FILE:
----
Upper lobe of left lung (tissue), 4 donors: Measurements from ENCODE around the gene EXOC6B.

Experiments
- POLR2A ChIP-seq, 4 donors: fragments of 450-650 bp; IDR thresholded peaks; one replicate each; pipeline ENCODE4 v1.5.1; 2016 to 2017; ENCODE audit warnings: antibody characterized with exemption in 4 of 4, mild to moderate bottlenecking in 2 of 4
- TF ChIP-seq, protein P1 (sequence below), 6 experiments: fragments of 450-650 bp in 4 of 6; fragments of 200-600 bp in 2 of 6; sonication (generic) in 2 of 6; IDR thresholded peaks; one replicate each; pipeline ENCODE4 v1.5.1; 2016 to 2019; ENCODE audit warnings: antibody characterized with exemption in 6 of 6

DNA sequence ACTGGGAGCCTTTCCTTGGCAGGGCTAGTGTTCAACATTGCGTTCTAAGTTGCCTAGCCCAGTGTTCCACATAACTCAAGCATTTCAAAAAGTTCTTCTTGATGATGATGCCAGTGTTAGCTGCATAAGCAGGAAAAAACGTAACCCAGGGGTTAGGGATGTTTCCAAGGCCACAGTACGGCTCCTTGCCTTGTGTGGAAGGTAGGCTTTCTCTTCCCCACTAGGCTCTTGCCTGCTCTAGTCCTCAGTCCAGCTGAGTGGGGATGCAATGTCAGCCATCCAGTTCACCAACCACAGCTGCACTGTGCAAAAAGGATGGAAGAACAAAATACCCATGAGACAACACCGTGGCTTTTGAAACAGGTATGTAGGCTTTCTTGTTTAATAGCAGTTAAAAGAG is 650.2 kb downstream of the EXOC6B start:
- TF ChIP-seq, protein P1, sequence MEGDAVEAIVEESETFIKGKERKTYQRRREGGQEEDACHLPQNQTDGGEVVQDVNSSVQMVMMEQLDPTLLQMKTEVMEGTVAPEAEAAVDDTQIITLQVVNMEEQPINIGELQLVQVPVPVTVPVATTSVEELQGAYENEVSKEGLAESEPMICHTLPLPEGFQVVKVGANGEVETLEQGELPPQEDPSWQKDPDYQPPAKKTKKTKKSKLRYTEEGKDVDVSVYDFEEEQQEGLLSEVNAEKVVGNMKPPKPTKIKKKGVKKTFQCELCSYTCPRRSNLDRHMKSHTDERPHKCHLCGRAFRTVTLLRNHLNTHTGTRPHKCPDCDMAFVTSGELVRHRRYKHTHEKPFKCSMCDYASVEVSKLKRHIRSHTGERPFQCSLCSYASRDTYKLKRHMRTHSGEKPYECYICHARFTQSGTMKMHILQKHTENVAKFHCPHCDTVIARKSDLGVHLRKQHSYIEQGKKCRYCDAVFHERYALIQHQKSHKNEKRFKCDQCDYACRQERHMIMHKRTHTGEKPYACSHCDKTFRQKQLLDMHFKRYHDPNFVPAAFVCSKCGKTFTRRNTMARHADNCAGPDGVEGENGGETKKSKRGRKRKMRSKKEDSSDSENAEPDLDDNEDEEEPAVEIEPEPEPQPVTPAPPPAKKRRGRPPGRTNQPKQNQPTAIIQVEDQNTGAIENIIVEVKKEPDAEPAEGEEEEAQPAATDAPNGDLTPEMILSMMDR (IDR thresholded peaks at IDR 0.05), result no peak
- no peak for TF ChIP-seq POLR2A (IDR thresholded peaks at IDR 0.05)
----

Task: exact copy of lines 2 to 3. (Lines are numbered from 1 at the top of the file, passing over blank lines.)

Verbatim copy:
Experiments
- POLR2A ChIP-seq, 4 donors: fragments of 450-650 bp; IDR thresholded peaks; one replicate each; pipeline ENCODE4 v1.5.1; 2016 to 2017; ENCODE audit warnings: antibody characterized with exemption in 4 of 4, mild to moderate bottlenecking in 2 of 4